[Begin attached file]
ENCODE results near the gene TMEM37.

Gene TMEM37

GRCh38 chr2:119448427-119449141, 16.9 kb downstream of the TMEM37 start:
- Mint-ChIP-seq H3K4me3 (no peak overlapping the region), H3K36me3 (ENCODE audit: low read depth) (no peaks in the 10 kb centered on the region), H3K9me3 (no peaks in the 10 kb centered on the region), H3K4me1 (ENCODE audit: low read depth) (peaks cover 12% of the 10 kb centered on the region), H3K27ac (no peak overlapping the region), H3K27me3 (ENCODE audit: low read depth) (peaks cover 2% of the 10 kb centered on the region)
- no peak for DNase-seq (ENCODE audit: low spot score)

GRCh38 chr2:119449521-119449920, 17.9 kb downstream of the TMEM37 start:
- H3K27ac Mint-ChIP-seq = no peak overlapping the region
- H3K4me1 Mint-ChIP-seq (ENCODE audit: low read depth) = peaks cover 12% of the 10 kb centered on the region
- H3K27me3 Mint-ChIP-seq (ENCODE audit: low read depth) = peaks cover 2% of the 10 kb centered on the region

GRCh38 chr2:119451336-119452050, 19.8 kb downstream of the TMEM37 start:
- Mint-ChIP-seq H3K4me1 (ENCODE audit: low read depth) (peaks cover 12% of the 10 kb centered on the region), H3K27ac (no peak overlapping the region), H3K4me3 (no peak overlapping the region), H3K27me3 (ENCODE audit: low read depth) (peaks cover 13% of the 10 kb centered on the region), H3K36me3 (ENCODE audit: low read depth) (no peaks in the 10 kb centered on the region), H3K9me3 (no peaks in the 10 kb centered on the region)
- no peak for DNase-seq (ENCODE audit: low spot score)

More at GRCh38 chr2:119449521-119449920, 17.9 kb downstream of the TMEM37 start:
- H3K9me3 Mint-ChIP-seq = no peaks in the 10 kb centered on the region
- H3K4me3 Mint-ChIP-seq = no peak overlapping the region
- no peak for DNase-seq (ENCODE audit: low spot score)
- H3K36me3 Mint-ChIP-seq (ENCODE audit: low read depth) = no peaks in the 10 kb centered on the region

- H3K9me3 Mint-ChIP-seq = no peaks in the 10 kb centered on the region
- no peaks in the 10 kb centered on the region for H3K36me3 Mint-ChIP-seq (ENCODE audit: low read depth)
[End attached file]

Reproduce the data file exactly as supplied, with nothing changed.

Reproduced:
ENCODE results near the gene TMEM37.

Gene TMEM37

GRCh38 chr2:119448427-119449141, 16.9 kb downstream of the TMEM37 start:
- Mint-ChIP-seq H3K4me3 (no peak overlapping the region), H3K36me3 (ENCODE audit: low read depth) (no peaks in the 10 kb centered on the region), H3K9me3 (no peaks in the 10 kb centered on the region), H3K4me1 (ENCODE audit: low read depth) (peaks cover 12% of the 10 kb centered on the region), H3K27ac (no peak overlapping the region), H3K27me3 (ENCODE audit: low read depth) (peaks cover 2% of the 10 kb centered on the region)
- no peak for DNase-seq (ENCODE audit: low spot score)

GRCh38 chr2:119449521-119449920, 17.9 kb downstream of the TMEM37 start:
- H3K27ac Mint-ChIP-seq = no peak overlapping the region
- H3K4me1 Mint-ChIP-seq (ENCODE audit: low read depth) = peaks cover 12% of the 10 kb centered on the region
- H3K27me3 Mint-ChIP-seq (ENCODE audit: low read depth) = peaks cover 2% of the 10 kb centered on the region

GRCh38 chr2:119451336-119452050, 19.8 kb downstream of the TMEM37 start:
- Mint-ChIP-seq H3K4me1 (ENCODE audit: low read depth) (peaks cover 12% of the 10 kb centered on the region), H3K27ac (no peak overlapping the region), H3K4me3 (no peak overlapping the region), H3K27me3 (ENCODE audit: low read depth) (peaks cover 13% of the 10 kb centered on the region), H3K36me3 (ENCODE audit: low read depth) (no peaks in the 10 kb centered on the region), H3K9me3 (no peaks in the 10 kb centered on the region)
- no peak for DNase-seq (ENCODE audit: low spot score)

More at GRCh38 chr2:119449521-119449920, 17.9 kb downstream of the TMEM37 start:
- H3K9me3 Mint-ChIP-seq = no peaks in the 10 kb centered on the region
- H3K4me3 Mint-ChIP-seq = no peak overlapping the region
- no peak for DNase-seq (ENCODE audit: low spot score)
- H3K36me3 Mint-ChIP-seq (ENCODE audit: low read depth) = no peaks in the 10 kb centered on the region

- H3K9me3 Mint-ChIP-seq = no peaks in the 10 kb centered on the region
- no peaks in the 10 kb centered on the region for H3K36me3 Mint-ChIP-seq (ENCODE audit: low read depth)